Ms Spaine has 188,000 followers on Instagram and is a qualified personal trainer.
The ASAI’s latest complaints bulletin, published on Tuesday, said three out of nine advertisements recently investigated were in breach of its code while one was partly in breach.
The first complaint in relation to Ms Spaine was advertisements of Vavavoom clothing/footwear that she posted on her Instagram account.
“The complainant considered the influencer to be posting new outfits on her stories and page with discounts and links without declaring whether these were advertisements, whether she was paid, or being in a partnership with the brand. He noted that after some time these posts were edited to include Paid Partnership or #ad,” according to the ASAI.
The brand said they had informed their influencers to include hashtags like “ad” and “collab” (collaboration) for all paid content and they would ensure “nothing like this happened again”.
Ms Spaine provided a screenshot from an email to the brand regarding needing her branded content to be approved by them first to appear above her content.
“She indicated that this was due to operational challenges using the platform and once it was fixed, the banner was added above the image,” the ASAI said. “She provided images of the posts in question with ‘Paid Partnership’ displayed above each of the posts.”
The ASAI’s complaints committee upheld the complaint, stating “a clear disclosure must be given in the content prior to the content being posted”.
“The Committee noted that in this case a disclosure had been included later, however it was not clearly visible at the time the posts went live,” it said.
The second complaint similarly related to outfits from Prettylittlething. com that Ms Spaine posted on her Instagram account with discounts and links, “without declaring whether these were advertisements, whether she was paid, or being in a partnership with the brand”, the complainant said.
“He noted that after some time these posts were edited to include Paid Partnership or #ad,” the ASAI added.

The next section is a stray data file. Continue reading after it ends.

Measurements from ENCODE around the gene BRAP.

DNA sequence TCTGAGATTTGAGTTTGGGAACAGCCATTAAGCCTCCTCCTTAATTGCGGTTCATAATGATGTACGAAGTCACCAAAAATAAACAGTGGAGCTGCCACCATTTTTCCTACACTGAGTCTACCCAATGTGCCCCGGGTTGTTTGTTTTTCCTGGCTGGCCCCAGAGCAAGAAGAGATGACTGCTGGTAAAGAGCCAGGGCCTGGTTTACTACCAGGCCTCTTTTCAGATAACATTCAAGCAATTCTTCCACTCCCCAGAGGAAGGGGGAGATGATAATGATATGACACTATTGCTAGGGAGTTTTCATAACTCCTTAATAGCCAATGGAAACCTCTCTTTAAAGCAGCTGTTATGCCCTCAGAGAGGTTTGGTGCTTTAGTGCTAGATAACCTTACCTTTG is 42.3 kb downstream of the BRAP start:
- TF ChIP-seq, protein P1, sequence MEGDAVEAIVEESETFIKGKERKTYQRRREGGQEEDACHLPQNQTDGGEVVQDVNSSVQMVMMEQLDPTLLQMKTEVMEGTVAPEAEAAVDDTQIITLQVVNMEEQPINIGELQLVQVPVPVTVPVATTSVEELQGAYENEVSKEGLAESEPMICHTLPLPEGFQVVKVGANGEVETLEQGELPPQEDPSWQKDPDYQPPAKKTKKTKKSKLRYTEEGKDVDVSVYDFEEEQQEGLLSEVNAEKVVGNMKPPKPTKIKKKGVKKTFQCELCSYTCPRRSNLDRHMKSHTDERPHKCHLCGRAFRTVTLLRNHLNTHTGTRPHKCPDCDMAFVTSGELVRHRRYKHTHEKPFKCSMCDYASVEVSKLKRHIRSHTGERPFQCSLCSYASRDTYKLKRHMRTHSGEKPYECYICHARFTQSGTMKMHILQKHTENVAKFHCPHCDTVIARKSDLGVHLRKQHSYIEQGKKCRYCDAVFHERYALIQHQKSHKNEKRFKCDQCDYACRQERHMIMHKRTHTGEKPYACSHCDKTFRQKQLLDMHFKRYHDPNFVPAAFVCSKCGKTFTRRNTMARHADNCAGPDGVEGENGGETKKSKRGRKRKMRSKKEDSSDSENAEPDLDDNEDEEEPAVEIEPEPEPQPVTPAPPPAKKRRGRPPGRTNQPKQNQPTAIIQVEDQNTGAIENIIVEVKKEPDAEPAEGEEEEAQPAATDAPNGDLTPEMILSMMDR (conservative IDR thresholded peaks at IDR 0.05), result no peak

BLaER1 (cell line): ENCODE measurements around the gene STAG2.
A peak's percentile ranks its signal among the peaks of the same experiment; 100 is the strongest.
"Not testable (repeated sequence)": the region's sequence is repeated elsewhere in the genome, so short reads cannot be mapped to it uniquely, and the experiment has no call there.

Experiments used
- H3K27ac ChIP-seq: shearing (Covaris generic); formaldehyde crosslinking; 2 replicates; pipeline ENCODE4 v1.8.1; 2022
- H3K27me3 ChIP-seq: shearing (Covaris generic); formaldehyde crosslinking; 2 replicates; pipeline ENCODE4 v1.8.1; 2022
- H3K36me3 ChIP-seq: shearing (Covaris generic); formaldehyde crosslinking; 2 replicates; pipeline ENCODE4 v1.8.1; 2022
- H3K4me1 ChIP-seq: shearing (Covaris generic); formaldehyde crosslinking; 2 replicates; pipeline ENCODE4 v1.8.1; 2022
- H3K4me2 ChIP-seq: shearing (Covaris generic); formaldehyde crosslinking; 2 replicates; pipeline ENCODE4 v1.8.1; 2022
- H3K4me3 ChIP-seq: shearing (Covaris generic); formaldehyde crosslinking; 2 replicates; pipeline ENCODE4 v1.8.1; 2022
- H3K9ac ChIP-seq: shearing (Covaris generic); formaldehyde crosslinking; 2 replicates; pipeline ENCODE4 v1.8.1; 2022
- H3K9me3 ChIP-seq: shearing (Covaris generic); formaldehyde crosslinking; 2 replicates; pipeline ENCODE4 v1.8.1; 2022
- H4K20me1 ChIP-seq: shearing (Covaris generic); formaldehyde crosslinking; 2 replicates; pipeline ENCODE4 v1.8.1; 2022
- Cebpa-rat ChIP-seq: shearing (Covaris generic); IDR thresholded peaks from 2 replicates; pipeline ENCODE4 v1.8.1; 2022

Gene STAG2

The brand advised they were no longer under contract with Ms Spaine and had notified her of the complaint and “asked her to ensure that any posts in connection with the contractual agreement complied with the applicable advertising regulations”.
According to the ASAI, Ms Spaine indicated there was an operational challenge using the platform and once it was fixed, the banner was added above the image.
“She provided images of the posts in question with ‘Paid Partnership’ displayed above each of the posts,” it said.
The ASAI said as the posts had been amended in relation to both complaints, “there was no further action required”.
Orla Twomey, chief executive of the ASAI, said the latest complaints bulletin “illustrates our ability to handle complaints across a variety of platforms, and demonstrates how we ensure that ads in Ireland stick to the advertising rules”.
“The main role of advertising self-regulatory organisations (SROs), such as the ASAI, is to ensure that ads and other marketing communications are legal, truthful, decent, and honest, prepared with a sense of social responsibility to the consumer and society and with proper respect for the principles of fair competition,” she said.
“The ASAI is committed to protecting society in relation to advertising across all mediums.”